On the other side of the ball, Maryland's front seven is unproven after losing Joe Vellano, A.J. Francis, Darin Drakeford, Demetrius Hartsfield and Kenneth Tate to graduation. East Carolina's Derrell Johnson (Cardinal Gibbons), Colorado State's Shaquil Barrett (Baltimore native) and UTEP's Horace Miller (Dunbar) are successful small-school linebackers that could probably help. And in the secondary, Blake Countess (Owings Mills native, Good Counsel grad), Michigan's No. 1 cornerback, would be an upgrade at the position for the Terps.

But for me, the answer comes down to a couple of teammates three-and-a-half hours north of College Park. Penn State junior Adrian Amos committed to Randy Edsall when he was the coach at UConn. When Edsall took the Terps job, Amos reopened his recruitment and ultimately committed to the Nittany Lions. The former Calvert Hall star suited up for Penn State as a true freshman, emerging as a top cornerback during his first two seasons in State College. This year, as a junior, Amos will start at safety. He's a versatile, physical player who could play any spot in Maryland's secondary.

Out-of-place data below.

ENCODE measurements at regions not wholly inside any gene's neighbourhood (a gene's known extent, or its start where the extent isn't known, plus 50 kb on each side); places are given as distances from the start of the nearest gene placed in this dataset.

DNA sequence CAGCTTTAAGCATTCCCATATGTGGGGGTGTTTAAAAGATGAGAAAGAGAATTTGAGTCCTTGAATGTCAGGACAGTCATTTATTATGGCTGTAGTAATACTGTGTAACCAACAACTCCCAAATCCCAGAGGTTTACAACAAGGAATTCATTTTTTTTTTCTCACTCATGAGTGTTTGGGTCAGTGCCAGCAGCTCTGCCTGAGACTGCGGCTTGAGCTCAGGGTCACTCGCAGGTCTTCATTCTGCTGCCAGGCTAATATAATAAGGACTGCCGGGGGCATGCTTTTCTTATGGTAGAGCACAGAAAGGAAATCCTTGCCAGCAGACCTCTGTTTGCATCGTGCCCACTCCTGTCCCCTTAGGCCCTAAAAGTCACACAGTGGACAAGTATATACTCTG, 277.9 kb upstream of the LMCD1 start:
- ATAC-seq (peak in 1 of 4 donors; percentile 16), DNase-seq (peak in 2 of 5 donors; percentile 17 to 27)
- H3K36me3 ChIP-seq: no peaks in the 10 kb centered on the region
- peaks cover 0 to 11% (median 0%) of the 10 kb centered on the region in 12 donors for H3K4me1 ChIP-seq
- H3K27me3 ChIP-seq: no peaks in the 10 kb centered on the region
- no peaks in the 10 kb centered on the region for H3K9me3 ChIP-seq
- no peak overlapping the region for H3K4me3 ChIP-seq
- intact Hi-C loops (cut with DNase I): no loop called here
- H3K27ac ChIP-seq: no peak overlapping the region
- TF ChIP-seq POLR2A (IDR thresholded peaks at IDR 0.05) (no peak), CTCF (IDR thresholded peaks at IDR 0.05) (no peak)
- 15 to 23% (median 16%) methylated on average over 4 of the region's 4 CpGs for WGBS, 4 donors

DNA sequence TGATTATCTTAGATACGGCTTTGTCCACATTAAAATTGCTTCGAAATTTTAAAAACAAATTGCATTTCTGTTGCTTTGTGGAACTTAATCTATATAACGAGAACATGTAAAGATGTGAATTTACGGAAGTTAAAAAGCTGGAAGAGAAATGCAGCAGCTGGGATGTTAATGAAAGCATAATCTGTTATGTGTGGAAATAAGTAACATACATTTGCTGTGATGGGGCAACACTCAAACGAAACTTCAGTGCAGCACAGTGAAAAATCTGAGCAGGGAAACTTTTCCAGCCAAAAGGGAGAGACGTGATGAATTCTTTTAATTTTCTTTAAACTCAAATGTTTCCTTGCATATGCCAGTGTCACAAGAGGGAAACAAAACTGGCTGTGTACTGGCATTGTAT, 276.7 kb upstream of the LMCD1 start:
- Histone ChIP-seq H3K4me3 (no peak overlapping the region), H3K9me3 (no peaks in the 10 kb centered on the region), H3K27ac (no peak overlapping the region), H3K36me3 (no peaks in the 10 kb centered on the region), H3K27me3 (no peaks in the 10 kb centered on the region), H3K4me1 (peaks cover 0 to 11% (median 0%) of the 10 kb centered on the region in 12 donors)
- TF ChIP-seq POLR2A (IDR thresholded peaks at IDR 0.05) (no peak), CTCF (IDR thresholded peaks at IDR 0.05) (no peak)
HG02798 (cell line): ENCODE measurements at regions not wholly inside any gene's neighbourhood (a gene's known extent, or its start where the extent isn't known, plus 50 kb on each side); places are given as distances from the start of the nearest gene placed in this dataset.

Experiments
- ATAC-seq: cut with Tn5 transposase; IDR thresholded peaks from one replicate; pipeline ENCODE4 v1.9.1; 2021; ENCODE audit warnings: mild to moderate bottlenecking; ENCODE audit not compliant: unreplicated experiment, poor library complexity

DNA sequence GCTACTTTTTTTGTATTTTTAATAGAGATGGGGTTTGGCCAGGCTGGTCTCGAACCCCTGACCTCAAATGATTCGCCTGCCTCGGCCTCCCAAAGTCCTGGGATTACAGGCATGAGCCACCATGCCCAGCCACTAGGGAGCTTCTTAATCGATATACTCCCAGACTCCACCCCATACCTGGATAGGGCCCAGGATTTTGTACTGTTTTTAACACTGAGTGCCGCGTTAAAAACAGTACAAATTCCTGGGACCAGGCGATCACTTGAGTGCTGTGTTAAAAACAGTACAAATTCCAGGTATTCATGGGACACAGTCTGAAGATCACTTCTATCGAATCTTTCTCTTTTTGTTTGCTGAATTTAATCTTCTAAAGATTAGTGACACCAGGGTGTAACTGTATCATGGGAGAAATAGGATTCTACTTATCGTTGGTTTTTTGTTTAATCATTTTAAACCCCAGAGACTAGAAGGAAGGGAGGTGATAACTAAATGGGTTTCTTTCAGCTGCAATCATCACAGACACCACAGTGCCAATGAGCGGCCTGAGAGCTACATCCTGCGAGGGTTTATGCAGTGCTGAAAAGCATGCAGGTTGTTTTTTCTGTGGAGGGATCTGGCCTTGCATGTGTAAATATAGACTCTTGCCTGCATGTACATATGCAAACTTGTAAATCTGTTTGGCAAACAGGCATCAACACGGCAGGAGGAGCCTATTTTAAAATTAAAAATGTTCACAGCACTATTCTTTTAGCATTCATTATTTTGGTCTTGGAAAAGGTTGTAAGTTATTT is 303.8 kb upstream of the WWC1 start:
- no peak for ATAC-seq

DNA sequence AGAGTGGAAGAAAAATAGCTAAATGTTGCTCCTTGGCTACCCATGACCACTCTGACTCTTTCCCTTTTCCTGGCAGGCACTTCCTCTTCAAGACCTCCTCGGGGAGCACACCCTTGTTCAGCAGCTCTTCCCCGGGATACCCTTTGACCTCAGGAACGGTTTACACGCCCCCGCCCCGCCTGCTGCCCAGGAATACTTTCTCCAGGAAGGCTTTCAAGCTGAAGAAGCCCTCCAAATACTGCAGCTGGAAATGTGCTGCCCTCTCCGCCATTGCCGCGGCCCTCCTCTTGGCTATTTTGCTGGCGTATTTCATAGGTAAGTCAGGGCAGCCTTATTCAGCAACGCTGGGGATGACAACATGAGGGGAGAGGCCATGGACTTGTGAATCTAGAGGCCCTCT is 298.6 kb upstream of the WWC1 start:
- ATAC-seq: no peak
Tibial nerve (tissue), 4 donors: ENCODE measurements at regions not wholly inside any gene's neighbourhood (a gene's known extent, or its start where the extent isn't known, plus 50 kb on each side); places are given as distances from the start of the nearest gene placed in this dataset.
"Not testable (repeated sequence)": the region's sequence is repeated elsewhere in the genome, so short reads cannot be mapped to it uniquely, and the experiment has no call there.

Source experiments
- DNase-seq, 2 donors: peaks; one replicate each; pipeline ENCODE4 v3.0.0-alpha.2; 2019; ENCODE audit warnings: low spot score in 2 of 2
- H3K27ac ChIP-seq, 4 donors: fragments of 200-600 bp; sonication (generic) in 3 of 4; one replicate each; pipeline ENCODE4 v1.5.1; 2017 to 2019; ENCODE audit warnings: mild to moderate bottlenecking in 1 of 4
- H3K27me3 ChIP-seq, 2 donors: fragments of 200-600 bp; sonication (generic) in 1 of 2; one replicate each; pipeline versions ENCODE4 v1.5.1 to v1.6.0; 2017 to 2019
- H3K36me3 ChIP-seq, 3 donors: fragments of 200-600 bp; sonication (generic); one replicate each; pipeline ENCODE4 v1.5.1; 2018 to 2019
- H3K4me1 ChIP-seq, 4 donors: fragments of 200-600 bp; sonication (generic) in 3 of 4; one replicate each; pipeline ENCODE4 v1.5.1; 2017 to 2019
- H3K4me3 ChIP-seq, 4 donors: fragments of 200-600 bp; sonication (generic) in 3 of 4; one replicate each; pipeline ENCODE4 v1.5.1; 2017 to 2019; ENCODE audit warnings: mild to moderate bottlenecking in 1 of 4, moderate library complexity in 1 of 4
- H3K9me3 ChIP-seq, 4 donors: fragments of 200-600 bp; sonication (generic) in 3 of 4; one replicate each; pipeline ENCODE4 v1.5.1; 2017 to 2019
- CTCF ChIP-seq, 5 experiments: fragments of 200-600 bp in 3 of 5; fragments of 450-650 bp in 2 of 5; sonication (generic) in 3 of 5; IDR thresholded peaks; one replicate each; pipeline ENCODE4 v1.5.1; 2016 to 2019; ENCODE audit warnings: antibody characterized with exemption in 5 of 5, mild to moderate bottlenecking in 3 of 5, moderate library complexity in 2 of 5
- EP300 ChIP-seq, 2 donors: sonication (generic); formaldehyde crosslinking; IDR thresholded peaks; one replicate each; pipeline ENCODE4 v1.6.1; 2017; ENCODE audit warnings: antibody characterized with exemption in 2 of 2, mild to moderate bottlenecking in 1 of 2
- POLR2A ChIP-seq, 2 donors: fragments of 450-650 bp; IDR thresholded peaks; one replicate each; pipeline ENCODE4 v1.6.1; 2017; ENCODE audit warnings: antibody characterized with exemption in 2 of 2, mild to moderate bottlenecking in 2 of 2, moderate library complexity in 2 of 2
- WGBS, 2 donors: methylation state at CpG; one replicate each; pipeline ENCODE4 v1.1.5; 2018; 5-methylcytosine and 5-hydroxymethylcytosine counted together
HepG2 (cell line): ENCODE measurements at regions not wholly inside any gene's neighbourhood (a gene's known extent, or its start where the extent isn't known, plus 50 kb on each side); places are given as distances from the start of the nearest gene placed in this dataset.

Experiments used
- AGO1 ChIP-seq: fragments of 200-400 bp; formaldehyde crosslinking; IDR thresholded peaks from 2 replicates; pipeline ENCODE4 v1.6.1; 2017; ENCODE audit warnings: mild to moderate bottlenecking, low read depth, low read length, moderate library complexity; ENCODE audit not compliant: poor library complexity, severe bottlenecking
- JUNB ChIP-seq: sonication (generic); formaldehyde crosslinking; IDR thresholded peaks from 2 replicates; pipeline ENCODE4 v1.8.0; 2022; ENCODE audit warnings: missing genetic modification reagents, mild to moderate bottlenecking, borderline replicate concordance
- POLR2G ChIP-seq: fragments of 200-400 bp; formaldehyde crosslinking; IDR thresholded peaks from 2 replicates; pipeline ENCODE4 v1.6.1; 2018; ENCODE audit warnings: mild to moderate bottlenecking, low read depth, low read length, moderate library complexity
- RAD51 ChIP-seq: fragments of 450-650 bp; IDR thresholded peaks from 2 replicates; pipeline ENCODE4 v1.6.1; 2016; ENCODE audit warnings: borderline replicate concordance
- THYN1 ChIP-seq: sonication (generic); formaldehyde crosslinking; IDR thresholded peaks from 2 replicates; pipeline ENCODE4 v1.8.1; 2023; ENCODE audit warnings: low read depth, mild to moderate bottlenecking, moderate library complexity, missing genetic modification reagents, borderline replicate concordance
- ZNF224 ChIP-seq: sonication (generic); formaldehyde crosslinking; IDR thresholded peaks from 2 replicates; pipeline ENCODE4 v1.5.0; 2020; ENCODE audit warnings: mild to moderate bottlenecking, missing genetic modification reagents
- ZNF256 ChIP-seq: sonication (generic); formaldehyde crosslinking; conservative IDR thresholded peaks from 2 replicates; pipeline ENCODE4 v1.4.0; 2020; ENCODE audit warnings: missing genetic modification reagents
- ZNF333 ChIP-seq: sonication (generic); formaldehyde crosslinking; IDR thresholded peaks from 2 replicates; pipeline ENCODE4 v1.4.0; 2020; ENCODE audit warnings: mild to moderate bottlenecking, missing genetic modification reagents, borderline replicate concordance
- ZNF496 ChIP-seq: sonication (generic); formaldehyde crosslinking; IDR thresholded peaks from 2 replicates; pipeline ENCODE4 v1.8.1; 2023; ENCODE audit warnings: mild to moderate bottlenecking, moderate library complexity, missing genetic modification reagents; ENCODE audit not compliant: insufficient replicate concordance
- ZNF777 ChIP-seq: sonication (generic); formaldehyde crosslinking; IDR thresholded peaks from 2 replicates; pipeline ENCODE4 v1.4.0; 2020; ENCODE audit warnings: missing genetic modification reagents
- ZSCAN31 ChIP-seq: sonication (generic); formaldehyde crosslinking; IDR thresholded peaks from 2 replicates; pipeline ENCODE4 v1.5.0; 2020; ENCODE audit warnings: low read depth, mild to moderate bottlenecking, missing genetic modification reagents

And then there's Donovan Smith, an Owings Mills grad who will start for Penn State at left tackle this fall. The former four-star prospect was named to ESPN.com's All-Big Ten Freshman Team last year. In College Park this fall, there seems to be some question marks on the right side of the line, with two new starters in former walk-on guard Michael Dunn and redshirt sophomore tackle Ryan Doyle, who beat out Nick Klemm. Smith held a Maryland offer coming out of high school, so the coaches clearly liked him as a prospect. Adding him to this offensive line mix would be a no-brainer. Smith and Amos would be my picks.